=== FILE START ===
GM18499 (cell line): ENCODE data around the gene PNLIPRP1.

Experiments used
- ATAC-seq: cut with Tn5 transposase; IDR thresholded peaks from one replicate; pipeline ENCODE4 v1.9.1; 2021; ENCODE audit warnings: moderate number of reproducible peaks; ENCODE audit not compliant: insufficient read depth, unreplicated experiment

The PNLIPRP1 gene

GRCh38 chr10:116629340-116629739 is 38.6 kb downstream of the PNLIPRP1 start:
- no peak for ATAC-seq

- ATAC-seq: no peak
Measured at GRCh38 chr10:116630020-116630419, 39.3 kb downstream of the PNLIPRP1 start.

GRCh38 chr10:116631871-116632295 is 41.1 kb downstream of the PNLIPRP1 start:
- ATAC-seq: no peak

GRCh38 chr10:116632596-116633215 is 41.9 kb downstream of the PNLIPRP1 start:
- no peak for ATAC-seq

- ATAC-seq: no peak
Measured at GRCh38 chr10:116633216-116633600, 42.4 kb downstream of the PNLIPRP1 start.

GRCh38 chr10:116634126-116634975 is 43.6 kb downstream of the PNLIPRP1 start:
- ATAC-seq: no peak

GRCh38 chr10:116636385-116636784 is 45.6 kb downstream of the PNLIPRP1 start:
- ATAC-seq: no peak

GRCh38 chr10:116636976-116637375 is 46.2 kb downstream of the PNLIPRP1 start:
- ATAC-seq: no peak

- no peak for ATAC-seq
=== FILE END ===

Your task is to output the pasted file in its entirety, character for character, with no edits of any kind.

GM18499 (cell line): ENCODE data around the gene PNLIPRP1.

Experiments used
- ATAC-seq: cut with Tn5 transposase; IDR thresholded peaks from one replicate; pipeline ENCODE4 v1.9.1; 2021; ENCODE audit warnings: moderate number of reproducible peaks; ENCODE audit not compliant: insufficient read depth, unreplicated experiment

The PNLIPRP1 gene

GRCh38 chr10:116629340-116629739 is 38.6 kb downstream of the PNLIPRP1 start:
- no peak for ATAC-seq

- ATAC-seq: no peak
Measured at GRCh38 chr10:116630020-116630419, 39.3 kb downstream of the PNLIPRP1 start.

GRCh38 chr10:116631871-116632295 is 41.1 kb downstream of the PNLIPRP1 start:
- ATAC-seq: no peak

GRCh38 chr10:116632596-116633215 is 41.9 kb downstream of the PNLIPRP1 start:
- no peak for ATAC-seq

- ATAC-seq: no peak
Measured at GRCh38 chr10:116633216-116633600, 42.4 kb downstream of the PNLIPRP1 start.

GRCh38 chr10:116634126-116634975 is 43.6 kb downstream of the PNLIPRP1 start:
- ATAC-seq: no peak

GRCh38 chr10:116636385-116636784 is 45.6 kb downstream of the PNLIPRP1 start:
- ATAC-seq: no peak

GRCh38 chr10:116636976-116637375 is 46.2 kb downstream of the PNLIPRP1 start:
- ATAC-seq: no peak

- no peak for ATAC-seq